Chris Fotinopoulos believes dignified dying requires fewer restrictions on individual autonomy in end of life care.
Australia’s persistent anti-euthanasia stance is unfair, cruel and insensitive. It provides limited means to adults of sound mind to die on their own terms.
The current law on euthanasia restricts control and choice for certain terminally ill patients. It does so by denying them access to death-enabling drugs, information on how to administer them and appropriate medical support – including a physician’s assistance when needed.
The law compels certain individuals to die in ways they abhor and cannot easily escape. Meanwhile, others die peacefully and in control – often in their homes surrounded by loved ones and with appropriate medical assistance, albeit clandestine.
I’m always intrigued by the announcement of a prominent Australian’s death. The deceased invariably dies peacefully at home, with loved ones by their side. Why it is that the powerful and well connected often depart gently? Why are the less privileged compelled to endure irremediable suffering over a prolonged period?
I’m reminded of a story a young man told me last year. He spoke movingly about how he lost his mother under tragic circumstances that could have been avoided if not for the state’s stance on voluntary euthanasia.
His mother was suffering from a serious long-term mental illness. Her desperate plea to her doctors to help end a life that she described as “a living hell” were consistently dismissed as irrational. She was ultimately forced to die a violent death at her own hand.
According to her son, the life she foresaw was a life that she did not want. There was very little the medical profession could do to help her end it. His mother’s only option was suicide, which she took one lonely night at home after manically swallowing a cocktail of prescribed pills washed down with alcohol.
Her neighbour discovered her decaying corpse with a plastic bag over its head days after she died what must have been a horrible death.
This had a profound psychological impact on her son. He experienced depression, anxiety and complicated grief. The horror of his mother dying painfully and alone in such a setting is something that will stay with him to his grave.
A humane, just and civilised society should never insist on laws that allow such tragic deaths to continue. It should certainly not allow those rendered powerless through serious illness to suffer horrible deaths of this kind.
Society should do far more to empower the vulnerable through the provision of appropriate medical assistance, guidance and legal support. It should help them govern their life in a way that minimises suffering and delivers dignity in death.
Horrible deaths are not only restricted to the home. They also take place in hospitals and inpatient hospices. Years ago I spoke with a senior oncologist at The Royal Melbourne Hospital. He spoke candidly about the problem in accessing life-ending medication for his patients.
He spoke of a seriously unwell middle-aged female patient who he regarded as a friend. She had no immediate family or close friends to help her finish her life well. She did not have a network of people who could help enact a plan that allowed her to die peacefully and with dignity in the comfort of her home. The only person who could help was her oncologist but he was legally unable to do what he understood would give her dignity in her death.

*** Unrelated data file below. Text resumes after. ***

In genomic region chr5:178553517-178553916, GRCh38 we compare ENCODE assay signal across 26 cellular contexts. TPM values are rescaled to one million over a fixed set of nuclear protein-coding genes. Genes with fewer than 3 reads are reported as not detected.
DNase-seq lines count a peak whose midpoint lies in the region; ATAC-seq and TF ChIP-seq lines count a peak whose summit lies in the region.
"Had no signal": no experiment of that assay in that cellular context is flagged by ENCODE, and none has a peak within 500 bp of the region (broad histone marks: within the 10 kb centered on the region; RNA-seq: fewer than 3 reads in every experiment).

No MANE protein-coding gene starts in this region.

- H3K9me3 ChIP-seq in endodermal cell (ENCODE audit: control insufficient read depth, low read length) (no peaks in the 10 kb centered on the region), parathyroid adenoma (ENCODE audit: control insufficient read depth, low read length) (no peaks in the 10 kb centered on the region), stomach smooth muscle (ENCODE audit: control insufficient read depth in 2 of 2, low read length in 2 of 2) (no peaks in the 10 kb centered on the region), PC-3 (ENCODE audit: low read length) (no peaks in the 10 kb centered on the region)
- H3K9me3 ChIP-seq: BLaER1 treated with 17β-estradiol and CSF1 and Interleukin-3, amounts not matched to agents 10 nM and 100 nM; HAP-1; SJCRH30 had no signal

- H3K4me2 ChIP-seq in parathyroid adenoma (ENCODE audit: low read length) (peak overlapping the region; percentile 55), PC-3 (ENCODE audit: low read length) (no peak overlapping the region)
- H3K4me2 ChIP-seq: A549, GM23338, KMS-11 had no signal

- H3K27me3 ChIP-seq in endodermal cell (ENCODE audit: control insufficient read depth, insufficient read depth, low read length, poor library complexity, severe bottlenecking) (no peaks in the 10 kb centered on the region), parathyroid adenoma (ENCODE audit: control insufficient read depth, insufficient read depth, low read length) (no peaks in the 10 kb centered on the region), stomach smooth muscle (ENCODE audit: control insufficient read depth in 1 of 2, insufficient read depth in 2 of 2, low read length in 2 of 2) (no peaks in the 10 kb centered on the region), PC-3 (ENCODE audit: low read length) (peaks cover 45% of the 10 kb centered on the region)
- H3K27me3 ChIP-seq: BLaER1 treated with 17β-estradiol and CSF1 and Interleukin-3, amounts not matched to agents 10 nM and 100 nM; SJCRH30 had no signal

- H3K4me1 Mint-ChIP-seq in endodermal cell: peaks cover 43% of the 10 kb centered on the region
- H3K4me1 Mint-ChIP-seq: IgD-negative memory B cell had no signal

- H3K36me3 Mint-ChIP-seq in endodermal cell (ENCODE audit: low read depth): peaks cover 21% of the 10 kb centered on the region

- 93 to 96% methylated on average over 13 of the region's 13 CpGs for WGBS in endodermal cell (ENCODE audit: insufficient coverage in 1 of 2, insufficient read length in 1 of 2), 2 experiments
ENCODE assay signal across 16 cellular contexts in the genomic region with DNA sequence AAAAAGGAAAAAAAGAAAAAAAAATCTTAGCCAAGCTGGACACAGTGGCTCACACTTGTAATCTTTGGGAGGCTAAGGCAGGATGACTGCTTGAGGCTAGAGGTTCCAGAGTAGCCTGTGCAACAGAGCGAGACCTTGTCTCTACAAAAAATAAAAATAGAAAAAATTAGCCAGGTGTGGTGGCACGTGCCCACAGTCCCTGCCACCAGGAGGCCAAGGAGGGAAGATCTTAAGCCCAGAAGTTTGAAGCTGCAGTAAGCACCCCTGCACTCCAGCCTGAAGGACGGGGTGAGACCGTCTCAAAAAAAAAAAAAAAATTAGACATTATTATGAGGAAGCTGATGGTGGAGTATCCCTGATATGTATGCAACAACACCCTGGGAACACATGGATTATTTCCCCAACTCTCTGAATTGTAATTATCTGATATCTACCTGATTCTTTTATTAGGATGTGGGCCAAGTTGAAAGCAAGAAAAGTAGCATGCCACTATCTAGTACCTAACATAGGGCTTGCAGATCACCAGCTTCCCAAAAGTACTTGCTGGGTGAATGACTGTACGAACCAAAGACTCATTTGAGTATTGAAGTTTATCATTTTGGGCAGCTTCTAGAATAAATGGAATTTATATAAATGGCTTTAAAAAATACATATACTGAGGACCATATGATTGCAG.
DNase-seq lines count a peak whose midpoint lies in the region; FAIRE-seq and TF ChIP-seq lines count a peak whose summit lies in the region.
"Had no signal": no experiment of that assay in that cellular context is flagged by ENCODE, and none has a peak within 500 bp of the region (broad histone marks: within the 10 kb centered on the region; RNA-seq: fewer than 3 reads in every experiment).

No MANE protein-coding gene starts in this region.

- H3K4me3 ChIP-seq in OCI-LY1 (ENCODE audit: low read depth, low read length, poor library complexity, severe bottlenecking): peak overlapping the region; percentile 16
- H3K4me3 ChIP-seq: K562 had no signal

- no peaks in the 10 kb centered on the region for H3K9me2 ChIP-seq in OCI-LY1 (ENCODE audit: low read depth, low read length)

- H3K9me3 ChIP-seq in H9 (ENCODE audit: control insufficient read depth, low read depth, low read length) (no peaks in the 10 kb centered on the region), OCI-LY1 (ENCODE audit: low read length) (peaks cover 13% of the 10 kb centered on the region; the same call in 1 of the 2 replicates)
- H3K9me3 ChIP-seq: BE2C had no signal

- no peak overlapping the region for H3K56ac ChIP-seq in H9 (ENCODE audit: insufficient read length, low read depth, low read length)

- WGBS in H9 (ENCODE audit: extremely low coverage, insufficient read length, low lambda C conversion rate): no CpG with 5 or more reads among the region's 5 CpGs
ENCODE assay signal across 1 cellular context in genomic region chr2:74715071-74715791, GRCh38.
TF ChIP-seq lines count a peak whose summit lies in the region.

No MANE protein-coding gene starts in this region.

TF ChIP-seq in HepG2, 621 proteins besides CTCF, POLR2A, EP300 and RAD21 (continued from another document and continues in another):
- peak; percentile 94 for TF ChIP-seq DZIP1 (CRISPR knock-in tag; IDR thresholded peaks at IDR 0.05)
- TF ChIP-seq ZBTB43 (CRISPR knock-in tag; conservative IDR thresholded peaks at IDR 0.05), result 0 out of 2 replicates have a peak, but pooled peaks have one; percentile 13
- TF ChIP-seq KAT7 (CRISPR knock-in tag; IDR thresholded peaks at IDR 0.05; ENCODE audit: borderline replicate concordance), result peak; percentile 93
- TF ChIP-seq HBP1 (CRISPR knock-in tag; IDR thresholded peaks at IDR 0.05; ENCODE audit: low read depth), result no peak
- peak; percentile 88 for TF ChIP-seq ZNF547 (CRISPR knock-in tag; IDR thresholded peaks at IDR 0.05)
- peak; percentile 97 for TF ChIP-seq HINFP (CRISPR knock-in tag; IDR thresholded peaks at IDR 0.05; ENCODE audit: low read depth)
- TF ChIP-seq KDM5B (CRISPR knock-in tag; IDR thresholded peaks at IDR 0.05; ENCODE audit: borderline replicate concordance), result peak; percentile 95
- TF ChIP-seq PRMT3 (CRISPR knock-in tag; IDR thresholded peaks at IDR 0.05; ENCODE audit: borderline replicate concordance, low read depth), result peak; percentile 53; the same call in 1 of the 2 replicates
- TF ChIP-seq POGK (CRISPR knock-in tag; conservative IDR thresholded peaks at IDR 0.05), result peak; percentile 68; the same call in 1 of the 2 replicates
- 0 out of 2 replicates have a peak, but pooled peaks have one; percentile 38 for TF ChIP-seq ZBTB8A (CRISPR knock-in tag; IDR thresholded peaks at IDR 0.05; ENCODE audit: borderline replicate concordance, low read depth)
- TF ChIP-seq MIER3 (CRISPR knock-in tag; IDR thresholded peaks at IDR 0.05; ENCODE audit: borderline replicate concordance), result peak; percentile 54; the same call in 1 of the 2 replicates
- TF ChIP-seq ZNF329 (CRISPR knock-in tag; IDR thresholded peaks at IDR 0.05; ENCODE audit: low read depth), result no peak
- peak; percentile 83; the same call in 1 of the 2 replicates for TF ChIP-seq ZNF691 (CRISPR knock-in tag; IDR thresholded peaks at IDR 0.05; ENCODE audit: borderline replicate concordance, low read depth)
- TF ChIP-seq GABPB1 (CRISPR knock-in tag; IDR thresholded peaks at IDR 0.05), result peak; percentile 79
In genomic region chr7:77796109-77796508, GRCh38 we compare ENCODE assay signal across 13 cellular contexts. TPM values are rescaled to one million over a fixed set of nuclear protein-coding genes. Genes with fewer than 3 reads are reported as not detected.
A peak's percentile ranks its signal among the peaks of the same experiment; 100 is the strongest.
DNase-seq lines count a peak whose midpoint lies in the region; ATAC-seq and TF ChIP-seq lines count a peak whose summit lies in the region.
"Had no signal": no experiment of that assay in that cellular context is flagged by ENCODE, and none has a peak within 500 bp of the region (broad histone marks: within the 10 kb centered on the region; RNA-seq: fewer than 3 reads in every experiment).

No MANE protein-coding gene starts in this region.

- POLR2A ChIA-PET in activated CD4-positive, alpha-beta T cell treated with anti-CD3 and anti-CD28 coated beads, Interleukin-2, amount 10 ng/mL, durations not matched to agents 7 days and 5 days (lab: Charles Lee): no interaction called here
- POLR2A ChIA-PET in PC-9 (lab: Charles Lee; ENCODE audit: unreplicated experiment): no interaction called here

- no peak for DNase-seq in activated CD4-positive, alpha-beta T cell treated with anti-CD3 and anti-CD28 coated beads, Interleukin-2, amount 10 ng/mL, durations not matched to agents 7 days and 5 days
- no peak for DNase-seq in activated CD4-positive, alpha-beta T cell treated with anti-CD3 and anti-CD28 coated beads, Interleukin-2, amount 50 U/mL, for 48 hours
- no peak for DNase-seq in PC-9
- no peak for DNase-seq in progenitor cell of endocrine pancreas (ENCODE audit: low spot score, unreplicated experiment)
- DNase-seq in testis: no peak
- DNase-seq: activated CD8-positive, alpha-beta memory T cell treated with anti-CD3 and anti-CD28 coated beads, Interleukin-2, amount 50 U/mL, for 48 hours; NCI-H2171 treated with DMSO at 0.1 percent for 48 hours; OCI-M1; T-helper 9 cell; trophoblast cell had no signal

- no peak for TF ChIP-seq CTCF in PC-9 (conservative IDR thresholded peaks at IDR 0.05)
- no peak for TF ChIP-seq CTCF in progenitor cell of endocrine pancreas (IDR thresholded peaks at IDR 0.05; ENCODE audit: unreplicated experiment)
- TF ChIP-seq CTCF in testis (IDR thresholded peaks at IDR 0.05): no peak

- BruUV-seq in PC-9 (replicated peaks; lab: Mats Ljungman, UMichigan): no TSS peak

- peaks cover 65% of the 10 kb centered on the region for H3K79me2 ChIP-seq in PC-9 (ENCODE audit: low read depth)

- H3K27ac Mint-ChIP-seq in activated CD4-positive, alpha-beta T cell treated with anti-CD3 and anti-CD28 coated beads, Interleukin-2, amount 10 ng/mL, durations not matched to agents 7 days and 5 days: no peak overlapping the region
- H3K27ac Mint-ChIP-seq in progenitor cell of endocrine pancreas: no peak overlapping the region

In this case both patient and doctor were locked under state control. They were denied choices available to those who have the good fortune, legal nous and medical support to implement their plans away from the state’s reach.
The contradictory and confused nature of our anti-euthanasia laws become apparent when viewed in light of the state’s stance on suicide. Suicide is not illegal. Australians are at liberty to take their own lives through a variety of different means assuming they have the physical capacity to do so. Despite the grief suicide can cause to bereaved loved ones it is nearly impossible – and arguably unethical – to prohibit.
If someone has the ability to end their life they are free to do so. However those who are unable to end their life by their own hand are forced by the law to endure prolonged, unnecessary and irremediable suffering.
Anti-euthanasia advocates often argue palliative care is far more humane and caring than killing. They suggest more funding be directed to palliation rather than amending laws that allow the terminally to seek direct death. But those who take this line fail to acknowledge that some patients find death while under palliative sedation repugnant and unacceptable.
Denying a terminally ill person the option of choosing direct death over unwanted palliation is an infringement on their autonomy.
We need to appreciate that palliative care and physician-assisted death are not mutually exclusive. Indeed, terminally ill individuals who have high quality palliative care may be more open to the idea of assisted dying than those who do not.
Research conducted at Brunel University in London found terminal-cancer patients in British hospices were more likely to consider doctor-assisted dying than those in hospitals. This contradicts the commonly-held view that assisted dying would decrease if options like palliation and hospice care were readily available.
Voluntary euthanasia laws would not diminish the value of human life. They would enhance the prospect of a peaceful death by shifting control away from the state and other institutions. If individuals were granted control over this decision they would be empowered to achieve what they believe to be a good death.
If we are committed to delivering a good and peaceful death to all, then the law must extend personal autonomy, greater control and genuine informed choice to all Australians.